Sometimes researchers try to constrain this, by presenting options: instead of asking ‘how do you feel’, which may produce an annoyingly diverse range of answers, they may say ‘Do you feel [a] happy, [b] sad, or [c] confused’. Indeed if they are good at research, they may first ask a hundred people to give free form answers, and then analyse those to produce a subset that best represents the range of expressed options, but constrains them down to e.g. 3.

If they then use that scale to survey say a thousand more people, then they could come up with a result that says ‘400 people (40%) are happy, 200 people (20%) are sad, and the rest (40%) are confused. Which sounds pleasingly quantitative. But it’s not: this is a case of generating quantitative data from qualitative research. The number describes the result, but the result is a subjective observation: just because we have a number does not change the nature.

Problems with data

There are many ways that data are manipulated, or misunderstood, to cause confusion, or to deceive, by design, or accident.

Masquerading qualitative as quantitative is one way, but do remember that it’s also done to carry out valid interpretation, and to create presentable results.

One of the biggest problems is that just because we can measure something, does not mean that it is valid data. Earlier i said that i could measure your skin conductivity to see if you are happy. But how do i know that skin conductivity relates to happiness? It’s good practice to track back, to discover if what we measure actually correlates to the thing itself. It may be that i can measure ten different people, and get ten different skin conductivity results, but that may not correlate to their state of happiness. Maybe some of them ran here, and skin conductivity relates to sweatiness and fitness!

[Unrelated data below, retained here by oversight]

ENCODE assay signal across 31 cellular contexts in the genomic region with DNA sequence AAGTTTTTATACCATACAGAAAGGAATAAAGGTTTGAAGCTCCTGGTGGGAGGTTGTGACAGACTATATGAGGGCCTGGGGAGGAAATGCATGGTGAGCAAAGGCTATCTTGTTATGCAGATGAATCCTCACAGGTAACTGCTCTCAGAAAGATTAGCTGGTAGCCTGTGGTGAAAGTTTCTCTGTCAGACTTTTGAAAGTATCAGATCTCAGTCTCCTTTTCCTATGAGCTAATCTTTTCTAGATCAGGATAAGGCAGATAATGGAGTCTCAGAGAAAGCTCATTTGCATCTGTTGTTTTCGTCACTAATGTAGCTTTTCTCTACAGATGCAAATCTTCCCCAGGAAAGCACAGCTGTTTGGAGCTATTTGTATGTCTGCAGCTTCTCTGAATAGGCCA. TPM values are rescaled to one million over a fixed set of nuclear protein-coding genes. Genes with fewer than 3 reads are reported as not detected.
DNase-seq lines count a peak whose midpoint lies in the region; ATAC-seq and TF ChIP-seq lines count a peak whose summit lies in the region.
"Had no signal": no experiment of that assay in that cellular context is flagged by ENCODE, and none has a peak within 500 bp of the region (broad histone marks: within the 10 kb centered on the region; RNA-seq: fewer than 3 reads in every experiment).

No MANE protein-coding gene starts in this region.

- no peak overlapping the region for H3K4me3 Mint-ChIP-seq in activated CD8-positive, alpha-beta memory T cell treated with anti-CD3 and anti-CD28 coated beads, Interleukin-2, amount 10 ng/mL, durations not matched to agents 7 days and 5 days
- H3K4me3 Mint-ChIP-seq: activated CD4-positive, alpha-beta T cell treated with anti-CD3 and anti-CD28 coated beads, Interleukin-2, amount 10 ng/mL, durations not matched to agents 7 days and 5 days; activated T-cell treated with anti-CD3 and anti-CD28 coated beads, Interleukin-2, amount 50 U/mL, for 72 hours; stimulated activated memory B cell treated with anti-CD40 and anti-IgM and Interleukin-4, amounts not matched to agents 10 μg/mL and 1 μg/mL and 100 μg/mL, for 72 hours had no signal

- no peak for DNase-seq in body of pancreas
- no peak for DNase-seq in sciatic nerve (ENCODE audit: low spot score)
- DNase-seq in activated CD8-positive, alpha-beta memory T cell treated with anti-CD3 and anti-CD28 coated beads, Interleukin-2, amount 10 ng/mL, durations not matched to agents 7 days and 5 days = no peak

Another problem is when we select data to prove a point: let’s say i am measuring happiness, and i survey 500 people and the final result is that 40% are happy. Chances are that as i collect the data, the results fluctuate, so in the first two hundred people, sixty percent were happy, but the final three hundred dragged the average back down. So why don’t i just survey another two hundred, and perhaps get lucky, and hit a happy team? By so doing, i am still measuring a thing, but i get to 50% happiness. Which is real?

This is why researchers need to define what they will measure at the start: we are taking a snapshot. If we move the camera, we will blur the picture.

Finally, there are issues where we selectively choose perfectly good data to support a point or conclusion that we wish to draw: conclusions should be drawn from data, not data to support a foregone conclusion.

Why you can measure anything

The qualitative to quantitative switch means that you can measure anything; how you feel about breakfast, the weight of your shoes, or the validity of democracy. But it does not mean that the scale of measurement you choose, or the mechanism of measurement, is valid. So measure anything, but do it with care. And be both wary and careful of the measurements that people give you to prove a point. Especially when they are charging you for it.

About julianstodd

Author and Founder of Sea Salt Learning. My work explores the Social Age. I’ve written ten books, and over 2,000 articles, and still learning...
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2 Responses to Learning Science: The Problem With Data, And How You Can Measure Anything

  1. Pingback: Learning Science: Mapping Learning | Julian Stodd's Learning Blog

  2. Pingback: Learning Science: Frames and Context | Julian Stodd's Learning Blog